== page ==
And I've started a new knitting project that I'm pretty excited about. So every spare moment at home is spent on the couch with my pattern in my lap and the needles in my hands, little baggie full of stitch markers at my side. I never thought I would, but I've been sucked into the clapotis. Oh, for a better name. It really does sound like a disease. Or at the very least a Condition. One you don't talk about in public. But, it is pretty, and it's going pretty well so far. I restarted about four times, but haven't had to go back since then. (Touch wood! Now! I mean it!) I'm in the third section now, which is the straight section. It's also the section where you have to start deliberately dropping stitches and doing mysterious things to the strands hanging between the survivors. I was struck with terror at that point (I'm still such a newbie) and refused to go any further before checking on the Clapotis support group website for someone else freaking out about the same thing. I did manage to find someone else like me, clinging to the needles, project slung apparently haphazardly between them (but in actuality held in a death grip), trailing the ball and juggling markers while trying to do a web search while kicking the cat away from the yarn. I'm sure I'm not alone. So I did it, and it laddered down the way it's supposed to (I think) and all is well. I don't have any pictures yet of the straight section, but here's one of the increase section, taken while I was in Toledo.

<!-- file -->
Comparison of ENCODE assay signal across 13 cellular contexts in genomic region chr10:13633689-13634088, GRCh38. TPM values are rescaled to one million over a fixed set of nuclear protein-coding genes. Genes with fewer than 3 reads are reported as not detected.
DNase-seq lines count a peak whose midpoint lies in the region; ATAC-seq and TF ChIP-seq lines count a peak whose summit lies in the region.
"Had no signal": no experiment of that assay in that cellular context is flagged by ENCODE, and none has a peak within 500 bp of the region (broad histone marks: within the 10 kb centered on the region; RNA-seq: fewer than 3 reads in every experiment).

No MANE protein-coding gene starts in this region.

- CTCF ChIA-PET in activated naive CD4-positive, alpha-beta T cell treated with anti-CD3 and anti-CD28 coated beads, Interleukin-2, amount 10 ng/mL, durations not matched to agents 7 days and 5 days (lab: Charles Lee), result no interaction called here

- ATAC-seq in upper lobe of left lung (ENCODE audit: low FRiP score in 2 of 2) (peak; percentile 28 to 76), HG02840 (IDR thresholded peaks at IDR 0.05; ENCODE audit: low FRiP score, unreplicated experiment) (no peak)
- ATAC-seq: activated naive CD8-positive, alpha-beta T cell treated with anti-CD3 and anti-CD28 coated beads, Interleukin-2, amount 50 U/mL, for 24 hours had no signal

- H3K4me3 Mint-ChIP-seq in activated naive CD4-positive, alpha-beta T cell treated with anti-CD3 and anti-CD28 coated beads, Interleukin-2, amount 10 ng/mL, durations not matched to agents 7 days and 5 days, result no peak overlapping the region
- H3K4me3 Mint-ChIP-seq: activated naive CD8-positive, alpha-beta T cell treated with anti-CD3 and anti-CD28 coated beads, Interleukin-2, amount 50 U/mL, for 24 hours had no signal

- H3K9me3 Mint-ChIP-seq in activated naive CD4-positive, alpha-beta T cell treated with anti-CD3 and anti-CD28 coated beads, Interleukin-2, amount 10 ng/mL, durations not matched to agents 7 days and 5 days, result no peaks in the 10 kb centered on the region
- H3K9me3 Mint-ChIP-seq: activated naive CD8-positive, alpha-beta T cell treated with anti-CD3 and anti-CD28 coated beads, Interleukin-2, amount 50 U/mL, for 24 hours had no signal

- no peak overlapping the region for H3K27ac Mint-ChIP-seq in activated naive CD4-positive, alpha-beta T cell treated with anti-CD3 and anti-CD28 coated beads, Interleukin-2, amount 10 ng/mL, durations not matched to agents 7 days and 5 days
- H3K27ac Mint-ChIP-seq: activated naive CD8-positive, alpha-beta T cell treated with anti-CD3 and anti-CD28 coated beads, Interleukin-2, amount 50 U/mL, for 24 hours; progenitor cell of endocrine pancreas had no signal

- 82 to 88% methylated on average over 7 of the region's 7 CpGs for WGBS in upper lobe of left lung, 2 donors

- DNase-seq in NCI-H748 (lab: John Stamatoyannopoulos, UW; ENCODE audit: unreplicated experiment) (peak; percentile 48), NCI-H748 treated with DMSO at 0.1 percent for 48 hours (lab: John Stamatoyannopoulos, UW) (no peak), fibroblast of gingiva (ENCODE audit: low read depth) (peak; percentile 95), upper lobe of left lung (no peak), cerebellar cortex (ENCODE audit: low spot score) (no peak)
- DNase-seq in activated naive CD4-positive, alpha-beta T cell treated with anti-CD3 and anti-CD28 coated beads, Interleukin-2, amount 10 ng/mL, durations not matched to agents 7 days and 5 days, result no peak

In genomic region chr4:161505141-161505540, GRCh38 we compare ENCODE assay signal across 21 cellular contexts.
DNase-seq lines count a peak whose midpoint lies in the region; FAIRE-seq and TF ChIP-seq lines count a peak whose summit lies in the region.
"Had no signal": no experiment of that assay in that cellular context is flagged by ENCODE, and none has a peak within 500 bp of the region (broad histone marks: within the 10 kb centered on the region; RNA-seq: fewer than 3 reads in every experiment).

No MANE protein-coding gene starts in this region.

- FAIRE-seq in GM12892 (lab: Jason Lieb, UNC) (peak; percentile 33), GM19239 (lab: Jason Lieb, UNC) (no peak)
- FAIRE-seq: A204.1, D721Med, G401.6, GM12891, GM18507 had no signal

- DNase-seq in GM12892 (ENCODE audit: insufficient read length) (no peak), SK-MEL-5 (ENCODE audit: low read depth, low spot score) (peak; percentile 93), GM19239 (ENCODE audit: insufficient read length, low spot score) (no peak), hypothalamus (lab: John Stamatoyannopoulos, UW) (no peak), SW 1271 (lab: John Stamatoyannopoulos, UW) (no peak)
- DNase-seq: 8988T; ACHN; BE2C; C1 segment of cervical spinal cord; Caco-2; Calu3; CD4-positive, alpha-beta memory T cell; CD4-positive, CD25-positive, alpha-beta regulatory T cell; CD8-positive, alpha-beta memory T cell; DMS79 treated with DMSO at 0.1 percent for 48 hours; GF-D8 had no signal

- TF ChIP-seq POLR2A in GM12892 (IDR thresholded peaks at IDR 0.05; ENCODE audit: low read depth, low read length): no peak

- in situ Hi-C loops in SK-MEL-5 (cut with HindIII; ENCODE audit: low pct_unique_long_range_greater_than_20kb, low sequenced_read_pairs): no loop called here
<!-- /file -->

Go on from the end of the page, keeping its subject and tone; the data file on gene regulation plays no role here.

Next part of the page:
Of course, I'm way too cheap (and broke) to splurge on the Lorna's Laces the pattern calls for ($30 a skein, and you need three or four of them), so I'm using an apple green and hot pink mercerized cotton that seems to be about the same weight, if not quite as beautiful and luxuriant. I love the colours, but I can already tell that this is going to be another thing that I and only I love. Like the time I painted my kitchen a vivid green, somewhere between apple and acid. I loved it. Most other people (with the sole exception of Jodi, love her) walked in and said, "Oh. You painted the kitchen. It certainly looks... fresh..."
I love that this is in spring colours, though. And it's the kind of thing I'll want to wear when it's just a little too chilly to go without a jacket, but I don't want to start layering up. So if things continue to go well (wood! now!) then it should be finished in time for just that purpose. Also assuming that the weather doesn't become freakishly warm suddenly in the next couple of days. And it might. Weird winter.
In other knitting news, I'm still plugging away at my afghan - well, maybe that's not entirely true. The afghan is sitting near the top of the big basket by the couch. As long as it stays somewhat near the top, like a recent archaelogical layer, it has a chance of being finished. A big, lumpy blanket just doesn't have the appeal of a springy, bright shawl-type thing right now, though. It's lovely to work on when it's cold in the apartment, I have to admit. It's strange and at the same time rewarding to hae the blanket that is keeping me warm growing right from my needles, covering more and more of me.
I want to try my hand at socks again, so I'm keeping the dpns handy. I also want to do another baby blanket, for my friends who are expecting some time this year. I'm out of touch with them, so I don't know exactly when. At this point, it's an excuse for knitting another one of those gorgeous blankets, and I'll jump on that. My cousin is also expecting this year, but my mum's already doing a blanket, so I may have to enter the realm of - gulp - wearables. I hope this kid is shaped funny, because the jacket or booties probably will be, too.
Coming soon to this blog - an educational piece concerning the southernmost point of Canada, and how it's not quite so southern these days.
But first, one more for Erin. My friend Deena came through with the wacky writing utensils once more. I present: The Pencil from Cuba.